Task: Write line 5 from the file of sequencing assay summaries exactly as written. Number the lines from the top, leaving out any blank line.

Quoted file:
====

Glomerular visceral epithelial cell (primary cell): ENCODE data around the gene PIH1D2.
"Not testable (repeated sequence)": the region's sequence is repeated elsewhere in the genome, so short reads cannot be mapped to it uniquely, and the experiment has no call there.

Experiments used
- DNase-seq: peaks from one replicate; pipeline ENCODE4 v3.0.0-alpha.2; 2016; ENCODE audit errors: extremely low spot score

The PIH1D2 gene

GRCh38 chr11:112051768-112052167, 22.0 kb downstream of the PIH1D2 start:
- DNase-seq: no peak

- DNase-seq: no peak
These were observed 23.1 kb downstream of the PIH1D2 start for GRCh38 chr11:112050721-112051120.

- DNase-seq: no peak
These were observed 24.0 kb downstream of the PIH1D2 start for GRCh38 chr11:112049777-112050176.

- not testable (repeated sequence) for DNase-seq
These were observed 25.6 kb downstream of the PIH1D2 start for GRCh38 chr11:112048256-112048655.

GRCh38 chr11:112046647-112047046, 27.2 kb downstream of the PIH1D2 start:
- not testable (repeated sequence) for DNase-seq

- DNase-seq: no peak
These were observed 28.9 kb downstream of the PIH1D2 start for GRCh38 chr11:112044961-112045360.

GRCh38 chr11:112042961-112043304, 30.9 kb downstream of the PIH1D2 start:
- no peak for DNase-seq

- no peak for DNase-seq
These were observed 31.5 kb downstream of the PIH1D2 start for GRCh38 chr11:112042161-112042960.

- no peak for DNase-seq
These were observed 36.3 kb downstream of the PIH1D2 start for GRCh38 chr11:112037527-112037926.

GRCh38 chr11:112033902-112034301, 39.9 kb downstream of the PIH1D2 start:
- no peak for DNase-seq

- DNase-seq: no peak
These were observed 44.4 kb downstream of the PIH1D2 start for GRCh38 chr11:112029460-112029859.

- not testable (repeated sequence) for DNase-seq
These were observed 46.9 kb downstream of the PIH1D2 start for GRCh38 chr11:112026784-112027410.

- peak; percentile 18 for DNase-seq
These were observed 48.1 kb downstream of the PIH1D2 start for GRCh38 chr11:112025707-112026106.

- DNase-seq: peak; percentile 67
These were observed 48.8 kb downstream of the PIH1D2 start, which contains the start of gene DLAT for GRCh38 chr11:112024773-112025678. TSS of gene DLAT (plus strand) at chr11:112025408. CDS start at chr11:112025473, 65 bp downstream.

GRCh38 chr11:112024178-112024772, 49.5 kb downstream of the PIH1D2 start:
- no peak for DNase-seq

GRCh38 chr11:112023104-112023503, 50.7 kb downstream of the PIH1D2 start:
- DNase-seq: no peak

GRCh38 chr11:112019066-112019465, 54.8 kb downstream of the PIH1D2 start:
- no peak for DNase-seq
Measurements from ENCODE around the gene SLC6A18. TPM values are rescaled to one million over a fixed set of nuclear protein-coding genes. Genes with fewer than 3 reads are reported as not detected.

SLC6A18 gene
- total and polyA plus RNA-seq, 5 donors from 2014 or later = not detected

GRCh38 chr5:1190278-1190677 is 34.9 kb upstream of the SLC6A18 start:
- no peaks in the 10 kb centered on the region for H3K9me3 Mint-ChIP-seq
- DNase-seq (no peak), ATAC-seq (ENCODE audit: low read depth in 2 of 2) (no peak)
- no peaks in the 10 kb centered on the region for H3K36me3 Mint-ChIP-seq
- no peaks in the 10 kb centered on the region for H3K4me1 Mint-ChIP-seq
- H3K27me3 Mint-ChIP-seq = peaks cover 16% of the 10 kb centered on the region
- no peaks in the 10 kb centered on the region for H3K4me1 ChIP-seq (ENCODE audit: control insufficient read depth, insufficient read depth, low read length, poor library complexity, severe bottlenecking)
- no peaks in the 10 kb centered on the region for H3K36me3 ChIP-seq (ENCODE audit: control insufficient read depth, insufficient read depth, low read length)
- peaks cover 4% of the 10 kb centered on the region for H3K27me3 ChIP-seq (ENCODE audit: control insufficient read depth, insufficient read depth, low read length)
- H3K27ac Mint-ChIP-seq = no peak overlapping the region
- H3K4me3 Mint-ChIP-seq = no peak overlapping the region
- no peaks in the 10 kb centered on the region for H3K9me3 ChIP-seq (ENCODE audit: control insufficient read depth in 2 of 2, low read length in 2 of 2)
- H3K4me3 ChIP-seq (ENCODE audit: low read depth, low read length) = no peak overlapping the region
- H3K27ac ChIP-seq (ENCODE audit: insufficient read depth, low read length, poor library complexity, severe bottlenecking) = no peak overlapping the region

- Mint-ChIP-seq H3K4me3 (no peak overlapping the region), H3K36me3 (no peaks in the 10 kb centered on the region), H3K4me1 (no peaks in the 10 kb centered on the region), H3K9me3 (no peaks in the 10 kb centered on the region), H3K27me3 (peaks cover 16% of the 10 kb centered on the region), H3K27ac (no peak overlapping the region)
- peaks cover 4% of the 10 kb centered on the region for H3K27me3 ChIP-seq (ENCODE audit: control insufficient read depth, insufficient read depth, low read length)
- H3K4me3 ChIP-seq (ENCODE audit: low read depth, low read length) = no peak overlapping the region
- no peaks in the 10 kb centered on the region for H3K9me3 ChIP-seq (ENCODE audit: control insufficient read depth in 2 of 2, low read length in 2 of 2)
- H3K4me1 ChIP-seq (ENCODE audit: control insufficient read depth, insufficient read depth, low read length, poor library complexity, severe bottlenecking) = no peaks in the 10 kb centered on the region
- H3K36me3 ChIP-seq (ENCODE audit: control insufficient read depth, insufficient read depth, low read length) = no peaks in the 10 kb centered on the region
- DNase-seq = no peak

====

The PIH1D2 gene